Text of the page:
Ousted President Pedro Castillo was ordered jailed for 18 months by order of the Peruvian Supreme Court as authorities investigate his attempt to dissolve the Peruvian congress. File photo by Spencer Platt/UPI | License Photo
Dec. 21 (UPI) -- Mexico's ambassador has been ordered to leave Peru within 72 hours after the Mexican government offered asylum to the family of recently ousted President Pedro Castillo.
A statement from the Peruvian foreign ministry in Lima on Tuesday labeled Mexican Ambassador Pablo Monroy as "persona non grata" and gave him three full days to leave the country.
In statements posted to social media, Peru's foreign ministry said Monroy was being expelled due to "the repeated statements by that country's highest authorities about the political situation in Peru."
The widespread unrest has gripped the country for two weeks after Castillo, who was facing impeachment, attempted a self-coup by dissolving Congress and installing a pseudo-government.
However, Castillo's cabinet immediately resigned and the Peruvian Supreme Court had the president arrested and removed from office. Castillo has since been jailed for 18 months to await trial on charges of rebellion and conspiracy, for which he faces decades in prison.
The arrest sparked violent protests that have left at least 26 people dead and more than 500 injured since Dec. 7. The unrest also stranded hundreds of tourists in Machu Picchu after protesters blocked a railway with large boulders.
Adding to the uproar, Mexico's President Andres Manuel Lopez Obrador irked the Peruvian government in recent days after he made comments criticizing Castillo's arrest.
Obrador called Castillo the victim of "harassment" by "his adversaries, especially the economic and political elites of that country."
The statement amounted to "unacceptable interference in internal affairs, in clear violation to the principle of non-intervention," Peru's foreign ministry said Tuesday.
Last week, the governments of Argentina, Bolivia, Colombia, and Mexico issued a joint statement claiming that Castillo had faced "undemocratic harassment" since he took office in 2021.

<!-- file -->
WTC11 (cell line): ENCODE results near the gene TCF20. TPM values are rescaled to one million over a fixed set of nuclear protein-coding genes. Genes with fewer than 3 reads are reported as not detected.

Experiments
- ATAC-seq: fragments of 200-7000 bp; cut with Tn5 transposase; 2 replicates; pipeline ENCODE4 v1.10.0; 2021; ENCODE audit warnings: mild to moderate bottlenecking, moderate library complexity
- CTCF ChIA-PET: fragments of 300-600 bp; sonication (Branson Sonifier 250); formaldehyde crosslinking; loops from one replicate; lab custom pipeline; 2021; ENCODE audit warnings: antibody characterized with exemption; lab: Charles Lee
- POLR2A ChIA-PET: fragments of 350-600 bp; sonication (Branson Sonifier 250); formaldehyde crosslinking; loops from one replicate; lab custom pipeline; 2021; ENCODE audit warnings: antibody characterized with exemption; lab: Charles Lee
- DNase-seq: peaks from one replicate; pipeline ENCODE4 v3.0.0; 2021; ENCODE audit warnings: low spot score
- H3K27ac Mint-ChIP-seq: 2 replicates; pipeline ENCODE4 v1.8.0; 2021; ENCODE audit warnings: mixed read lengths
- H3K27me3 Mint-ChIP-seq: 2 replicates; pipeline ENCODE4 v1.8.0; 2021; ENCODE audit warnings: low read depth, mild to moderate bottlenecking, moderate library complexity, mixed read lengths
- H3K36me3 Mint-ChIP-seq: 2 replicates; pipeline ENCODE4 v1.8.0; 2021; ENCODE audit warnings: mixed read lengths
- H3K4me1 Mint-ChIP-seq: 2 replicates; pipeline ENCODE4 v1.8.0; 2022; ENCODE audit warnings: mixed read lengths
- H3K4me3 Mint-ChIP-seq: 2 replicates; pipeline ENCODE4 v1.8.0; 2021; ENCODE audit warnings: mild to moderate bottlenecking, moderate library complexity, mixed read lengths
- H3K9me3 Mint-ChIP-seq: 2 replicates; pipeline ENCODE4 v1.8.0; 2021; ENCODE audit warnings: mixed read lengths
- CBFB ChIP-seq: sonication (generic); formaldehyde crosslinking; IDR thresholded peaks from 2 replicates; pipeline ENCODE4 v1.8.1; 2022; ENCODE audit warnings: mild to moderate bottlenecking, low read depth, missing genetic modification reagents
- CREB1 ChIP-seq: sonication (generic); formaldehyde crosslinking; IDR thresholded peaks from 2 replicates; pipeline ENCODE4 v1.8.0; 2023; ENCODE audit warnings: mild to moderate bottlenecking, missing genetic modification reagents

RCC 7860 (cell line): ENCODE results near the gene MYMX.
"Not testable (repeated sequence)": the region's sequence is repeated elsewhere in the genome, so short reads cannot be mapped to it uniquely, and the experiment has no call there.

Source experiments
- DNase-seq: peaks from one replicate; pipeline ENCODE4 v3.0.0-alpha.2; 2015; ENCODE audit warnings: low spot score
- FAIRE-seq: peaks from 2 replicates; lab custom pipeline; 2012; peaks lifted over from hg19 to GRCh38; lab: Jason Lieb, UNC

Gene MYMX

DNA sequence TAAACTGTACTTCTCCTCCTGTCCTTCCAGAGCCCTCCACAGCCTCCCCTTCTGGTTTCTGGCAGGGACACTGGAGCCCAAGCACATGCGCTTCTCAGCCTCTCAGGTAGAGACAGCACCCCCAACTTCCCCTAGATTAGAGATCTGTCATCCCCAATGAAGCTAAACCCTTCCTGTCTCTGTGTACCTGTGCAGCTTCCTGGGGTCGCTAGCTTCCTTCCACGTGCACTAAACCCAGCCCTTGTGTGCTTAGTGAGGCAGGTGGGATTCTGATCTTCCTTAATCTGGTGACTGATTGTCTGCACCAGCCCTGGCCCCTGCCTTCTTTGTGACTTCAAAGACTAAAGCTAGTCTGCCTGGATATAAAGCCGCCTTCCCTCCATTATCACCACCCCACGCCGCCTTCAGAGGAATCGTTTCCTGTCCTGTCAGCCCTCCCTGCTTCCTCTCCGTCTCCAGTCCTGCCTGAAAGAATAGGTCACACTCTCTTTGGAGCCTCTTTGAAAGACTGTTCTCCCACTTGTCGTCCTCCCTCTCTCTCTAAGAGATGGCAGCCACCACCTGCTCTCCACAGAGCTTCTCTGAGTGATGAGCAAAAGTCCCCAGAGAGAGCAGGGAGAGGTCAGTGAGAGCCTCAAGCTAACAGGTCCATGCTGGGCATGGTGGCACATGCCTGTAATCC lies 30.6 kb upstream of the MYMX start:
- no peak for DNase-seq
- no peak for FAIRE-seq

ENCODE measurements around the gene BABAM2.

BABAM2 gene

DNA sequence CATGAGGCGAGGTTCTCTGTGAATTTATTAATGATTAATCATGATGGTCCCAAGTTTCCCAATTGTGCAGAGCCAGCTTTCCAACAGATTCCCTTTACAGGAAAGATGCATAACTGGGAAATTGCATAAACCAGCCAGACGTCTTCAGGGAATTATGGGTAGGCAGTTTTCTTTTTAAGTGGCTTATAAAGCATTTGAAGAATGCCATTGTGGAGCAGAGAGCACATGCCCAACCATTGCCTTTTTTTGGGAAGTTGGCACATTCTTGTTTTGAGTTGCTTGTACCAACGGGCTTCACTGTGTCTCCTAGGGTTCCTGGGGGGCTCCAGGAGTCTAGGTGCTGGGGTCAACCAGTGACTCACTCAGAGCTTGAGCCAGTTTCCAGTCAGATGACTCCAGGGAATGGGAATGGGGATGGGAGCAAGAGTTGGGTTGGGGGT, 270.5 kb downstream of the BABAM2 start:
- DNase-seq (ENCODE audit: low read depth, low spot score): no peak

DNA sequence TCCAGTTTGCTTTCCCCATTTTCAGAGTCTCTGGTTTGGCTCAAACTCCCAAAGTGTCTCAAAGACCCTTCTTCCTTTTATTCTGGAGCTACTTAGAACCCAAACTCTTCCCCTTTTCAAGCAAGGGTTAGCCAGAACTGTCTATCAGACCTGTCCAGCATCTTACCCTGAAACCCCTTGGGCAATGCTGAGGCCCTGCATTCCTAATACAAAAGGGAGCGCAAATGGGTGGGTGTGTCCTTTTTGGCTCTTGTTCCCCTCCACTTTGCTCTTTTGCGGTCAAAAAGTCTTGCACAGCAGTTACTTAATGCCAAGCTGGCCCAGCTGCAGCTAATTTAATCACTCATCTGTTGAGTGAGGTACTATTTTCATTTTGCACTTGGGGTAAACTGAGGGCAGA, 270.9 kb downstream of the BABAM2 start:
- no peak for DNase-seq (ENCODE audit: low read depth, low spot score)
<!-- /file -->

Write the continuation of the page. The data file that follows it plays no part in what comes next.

This week, Mexican Foreign Minister Marcelo Ebrard said he had offered asylum to Castillo's family, who were holed up inside the Mexican embassy in Lima as protests continued to flare over Castillo's ouster.
On Tuesday, Ana Cecilia Gervasi Diaz -- Mexico's Foreign Minister inside Peru -- said Castillo's wife and children would be granted safe passage to leave the country.
Meanwhile, Peru's Defense Minister Luis Alberto Otárola has declared a state of emergency and ordered the country's military to protect streets and government buildings.
Protesters have called for government officials to resign en masse, but Peru's new President Dina Boluarte has resisted.
In an attempt to quell the pandemonium, Boluarte -- the country's first female leader -- has offered the possibility of holding early presidential and parliamentary elections after Peru's Congress snubbed constitutional amendments that were necessary for an emergency election to be held next year.
On Tuesday lawmakers voted in favor of a proposal that would allow the 2026 election to take place in April 2024.
Castillo's wife, Lilia Paredes, is also being investigated in connection with the alleged criminal enterprise led by her husband.